Government has opened the Zimbabwe United Passenger Company (Zupco) franchise to commuter omnibus operators in a move likely to increase convenience for urban commuters.
Officials from Zupco and a few transport operators yesterday penned a deal which will see the implementation of a pilot operation.
The new deal comes as the transport utility is being revived by the Government as part of measures to build a safe and reliable transport system in the country.
Speaking after commissioning a second batch of 47 Zupco buses recently, President Mnangagwa said Government was working tirelessly to fulfil its promise of bringing in 1 500 buses by end of the programme.
By late afternoon yesterday, kombis with Zupco stickers were ferrying passengers at popular ranks in Harare’s central business district at a cost of $2.
On average, kombis charge $4.
Zupco acting chief executive officer Mr Evaristo Madangwa confirmed the development to The Herald, saying the move was inspired by the plight of commuters.
“People were struggling to move from one point to the other and we decided to cast our net wider, this time including kombis in our system.
“We will be slowly growing our capacity as time moves. If people see a kombi with a ZUPCO sticker, they should pay the same amount they would have paid on a bus,” Mr Madangwa said.
Asked on the sustainability of the project, Mr Madangwa said: “In January when we introduced buses people said it is not sustainable but here we are.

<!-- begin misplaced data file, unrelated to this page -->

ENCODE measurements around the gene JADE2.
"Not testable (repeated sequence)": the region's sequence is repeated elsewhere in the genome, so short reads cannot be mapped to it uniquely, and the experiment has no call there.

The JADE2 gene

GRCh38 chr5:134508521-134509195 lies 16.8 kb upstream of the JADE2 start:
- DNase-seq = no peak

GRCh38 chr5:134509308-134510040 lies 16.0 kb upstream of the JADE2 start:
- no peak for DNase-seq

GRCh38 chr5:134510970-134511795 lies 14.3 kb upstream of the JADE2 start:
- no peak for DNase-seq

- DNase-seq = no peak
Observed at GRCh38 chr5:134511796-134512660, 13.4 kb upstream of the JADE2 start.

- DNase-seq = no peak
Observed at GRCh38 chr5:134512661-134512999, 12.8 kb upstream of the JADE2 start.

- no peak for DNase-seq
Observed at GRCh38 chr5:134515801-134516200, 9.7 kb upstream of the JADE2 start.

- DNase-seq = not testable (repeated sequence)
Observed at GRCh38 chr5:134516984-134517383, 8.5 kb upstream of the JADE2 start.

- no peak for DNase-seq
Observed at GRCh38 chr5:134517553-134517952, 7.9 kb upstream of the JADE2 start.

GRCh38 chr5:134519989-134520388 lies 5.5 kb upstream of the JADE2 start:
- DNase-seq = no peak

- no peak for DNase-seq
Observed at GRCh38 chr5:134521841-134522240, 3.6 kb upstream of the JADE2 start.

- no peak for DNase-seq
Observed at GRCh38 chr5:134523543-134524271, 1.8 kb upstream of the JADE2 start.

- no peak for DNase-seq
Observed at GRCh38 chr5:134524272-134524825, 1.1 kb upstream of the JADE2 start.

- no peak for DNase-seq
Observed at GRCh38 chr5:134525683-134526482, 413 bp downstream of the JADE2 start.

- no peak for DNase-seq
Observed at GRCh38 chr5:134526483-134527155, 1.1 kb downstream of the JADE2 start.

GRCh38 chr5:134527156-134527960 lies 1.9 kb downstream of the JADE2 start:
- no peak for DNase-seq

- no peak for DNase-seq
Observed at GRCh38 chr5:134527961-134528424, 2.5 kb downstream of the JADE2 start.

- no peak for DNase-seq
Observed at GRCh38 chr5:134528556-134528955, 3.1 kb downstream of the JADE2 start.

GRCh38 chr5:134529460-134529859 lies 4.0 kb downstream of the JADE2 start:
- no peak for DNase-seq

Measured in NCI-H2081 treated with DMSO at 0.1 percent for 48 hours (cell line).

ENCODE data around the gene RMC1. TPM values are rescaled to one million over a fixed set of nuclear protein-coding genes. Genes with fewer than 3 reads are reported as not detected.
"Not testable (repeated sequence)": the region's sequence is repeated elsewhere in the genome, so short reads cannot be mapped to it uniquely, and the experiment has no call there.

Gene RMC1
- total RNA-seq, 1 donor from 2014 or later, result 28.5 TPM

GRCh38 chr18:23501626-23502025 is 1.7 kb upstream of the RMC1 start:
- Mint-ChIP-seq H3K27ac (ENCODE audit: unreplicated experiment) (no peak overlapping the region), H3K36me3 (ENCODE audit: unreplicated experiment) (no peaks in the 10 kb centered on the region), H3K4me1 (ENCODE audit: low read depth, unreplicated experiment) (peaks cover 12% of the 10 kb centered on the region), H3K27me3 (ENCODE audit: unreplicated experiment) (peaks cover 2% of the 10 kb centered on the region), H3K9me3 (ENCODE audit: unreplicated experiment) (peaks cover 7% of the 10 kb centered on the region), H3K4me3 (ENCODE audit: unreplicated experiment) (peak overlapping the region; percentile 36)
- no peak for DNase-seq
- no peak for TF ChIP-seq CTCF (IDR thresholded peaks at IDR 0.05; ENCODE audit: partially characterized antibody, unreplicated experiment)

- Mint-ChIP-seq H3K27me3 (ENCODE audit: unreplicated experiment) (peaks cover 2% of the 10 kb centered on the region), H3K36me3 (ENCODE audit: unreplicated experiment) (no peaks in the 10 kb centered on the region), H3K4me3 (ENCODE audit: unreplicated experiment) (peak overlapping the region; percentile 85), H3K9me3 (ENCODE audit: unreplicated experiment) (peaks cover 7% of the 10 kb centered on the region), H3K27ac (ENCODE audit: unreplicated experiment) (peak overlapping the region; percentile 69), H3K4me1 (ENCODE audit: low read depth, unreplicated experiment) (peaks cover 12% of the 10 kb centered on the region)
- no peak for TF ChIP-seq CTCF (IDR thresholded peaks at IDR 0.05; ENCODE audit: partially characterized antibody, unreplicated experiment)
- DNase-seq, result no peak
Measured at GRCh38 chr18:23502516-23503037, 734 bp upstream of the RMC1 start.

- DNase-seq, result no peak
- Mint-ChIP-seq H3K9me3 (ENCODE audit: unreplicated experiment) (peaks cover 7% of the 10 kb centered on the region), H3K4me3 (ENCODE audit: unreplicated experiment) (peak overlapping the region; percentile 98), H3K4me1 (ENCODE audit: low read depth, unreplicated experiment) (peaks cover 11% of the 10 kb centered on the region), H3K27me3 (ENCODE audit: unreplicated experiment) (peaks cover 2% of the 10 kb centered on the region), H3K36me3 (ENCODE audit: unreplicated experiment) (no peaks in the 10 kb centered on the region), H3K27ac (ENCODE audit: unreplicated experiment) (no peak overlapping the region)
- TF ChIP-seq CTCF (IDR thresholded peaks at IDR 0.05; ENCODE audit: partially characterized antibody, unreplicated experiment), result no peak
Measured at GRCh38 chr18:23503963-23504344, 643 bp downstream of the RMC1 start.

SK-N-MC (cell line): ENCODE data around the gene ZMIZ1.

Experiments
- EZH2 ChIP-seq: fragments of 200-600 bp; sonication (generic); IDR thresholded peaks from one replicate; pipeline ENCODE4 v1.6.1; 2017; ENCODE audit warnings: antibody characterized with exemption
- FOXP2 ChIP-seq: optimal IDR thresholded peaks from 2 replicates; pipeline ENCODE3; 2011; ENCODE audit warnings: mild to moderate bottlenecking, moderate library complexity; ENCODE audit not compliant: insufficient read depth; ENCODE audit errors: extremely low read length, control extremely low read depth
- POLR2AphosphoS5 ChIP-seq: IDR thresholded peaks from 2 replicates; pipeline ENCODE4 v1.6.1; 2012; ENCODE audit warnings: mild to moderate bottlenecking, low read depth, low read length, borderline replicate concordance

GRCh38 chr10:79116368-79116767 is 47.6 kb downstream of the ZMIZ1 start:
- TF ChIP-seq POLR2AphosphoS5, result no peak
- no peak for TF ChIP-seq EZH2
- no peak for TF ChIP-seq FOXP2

“We have a working model and we will continue to improve it to ensure people have transport all the time.”
Under the deal, day-to-day running of the vehicles will be handled by ZUPCO.
The public transporter will determine route-mapping, times and provide a conductor.
Operators will be paid a mutually agreed rate fortnightly.
One of the pioneering operators, Mr Hardlife Chipika of Pamushana Africa Transport, said the deal was a shot in the arm for kombi operators who were struggling to cope with high operational costs.
“The coming in of Government will result in us reducing our operational expenses as fuel will be provided.
“The model to me will reduce wear and tear given that the kombis will be timetabled and no running ‘diff’ (empty trips) as was the case and other operational expenses like paying touts as well as running battles with municipal police,” said Mr Chipika.
Touts demand money from kombi operators in order for them to load passengers at ranks. Kombi crews that refuse to pay the money are forced to offload passengers and banned from loading at that rank, paving way for those who comply with the demands.
Zupco’s latest deal comes at a time when profiteering kombi operators were incessantly increasing fares, putting commuters under financial pressure.
As a result, buses were being overwhelmed and the kombis can fill the gap and bring respite to commuters who are spending long hours waiting for affordable transport.